Aphasia in Atypical Populations

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Patrick Coppens, Yvan Lebrun, Anna Basso
Psychology Press, Dec 6, 2012 - Psychology - 352 pages
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Theory and research in aphasiology have typically concentrated on a limited population--right-handed adult monolinguals whose language uses an alphabetic code. Bilingual individuals, ideographical code users, and children (among others) have been separated out. This book examines the available data from these "atypical" aphasics, asking whether what makes them different has a significant effect on language representation and processing in the brain. Each chapter reviews literature pertinent to a given population and explores whether (and potentially how) these populations differ from the "typical" aphasic population. The ultimate goal is to better understand whether the model of language used in aphasiology can be extended to these "atypical" populations, or conversely, whether significant differences merit the development of a new model.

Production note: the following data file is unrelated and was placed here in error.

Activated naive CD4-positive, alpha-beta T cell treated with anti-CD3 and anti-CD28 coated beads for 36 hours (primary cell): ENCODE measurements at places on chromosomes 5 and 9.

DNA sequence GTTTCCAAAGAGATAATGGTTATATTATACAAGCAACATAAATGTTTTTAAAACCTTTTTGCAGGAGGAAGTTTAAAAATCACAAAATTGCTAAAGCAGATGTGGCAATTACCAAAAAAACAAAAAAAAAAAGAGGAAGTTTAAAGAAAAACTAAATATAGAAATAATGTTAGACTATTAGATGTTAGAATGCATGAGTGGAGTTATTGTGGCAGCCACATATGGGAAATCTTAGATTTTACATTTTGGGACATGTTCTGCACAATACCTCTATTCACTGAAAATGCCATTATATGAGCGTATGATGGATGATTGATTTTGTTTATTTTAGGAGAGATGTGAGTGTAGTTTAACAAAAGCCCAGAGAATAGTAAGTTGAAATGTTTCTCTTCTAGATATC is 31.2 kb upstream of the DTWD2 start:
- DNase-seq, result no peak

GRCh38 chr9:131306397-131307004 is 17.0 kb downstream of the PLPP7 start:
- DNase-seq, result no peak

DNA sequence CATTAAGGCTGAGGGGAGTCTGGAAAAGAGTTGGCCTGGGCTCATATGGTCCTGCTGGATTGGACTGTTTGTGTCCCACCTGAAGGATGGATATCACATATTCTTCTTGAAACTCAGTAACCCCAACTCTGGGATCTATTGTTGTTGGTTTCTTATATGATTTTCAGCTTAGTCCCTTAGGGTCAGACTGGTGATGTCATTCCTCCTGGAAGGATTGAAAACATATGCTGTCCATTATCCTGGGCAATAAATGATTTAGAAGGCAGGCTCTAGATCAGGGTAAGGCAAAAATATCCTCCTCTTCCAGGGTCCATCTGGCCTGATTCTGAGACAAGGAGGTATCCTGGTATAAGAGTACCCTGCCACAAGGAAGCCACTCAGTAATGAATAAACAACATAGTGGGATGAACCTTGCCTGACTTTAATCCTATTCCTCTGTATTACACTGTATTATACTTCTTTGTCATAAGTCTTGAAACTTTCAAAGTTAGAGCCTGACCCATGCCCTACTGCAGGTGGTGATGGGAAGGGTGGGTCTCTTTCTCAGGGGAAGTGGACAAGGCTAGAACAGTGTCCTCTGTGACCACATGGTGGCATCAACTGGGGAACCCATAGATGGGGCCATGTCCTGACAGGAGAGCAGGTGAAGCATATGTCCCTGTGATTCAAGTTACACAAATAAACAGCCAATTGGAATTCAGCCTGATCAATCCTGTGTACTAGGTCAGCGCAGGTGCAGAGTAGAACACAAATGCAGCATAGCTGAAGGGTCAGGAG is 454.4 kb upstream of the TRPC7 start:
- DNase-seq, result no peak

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Contents

Anna Basso and Maria Luisa Rusconi
1
How Atypical Is It? Michel Paradis
35
Philippe F Paquier and Hugo R van Dongen
67
Jack Gandour
117
The Case of Japanese Atsushi Yamadori
143
Patrick Coppens Maria Alice de Mattos Pimenta Parente and André Roch Lecours
175
Patrick Coppens and Suzanne Hungerford
203
David Corina
261
Patrick Coppens Yuan Lebrnn and Anna Basso
311
Author Index
315
Subject Index
333
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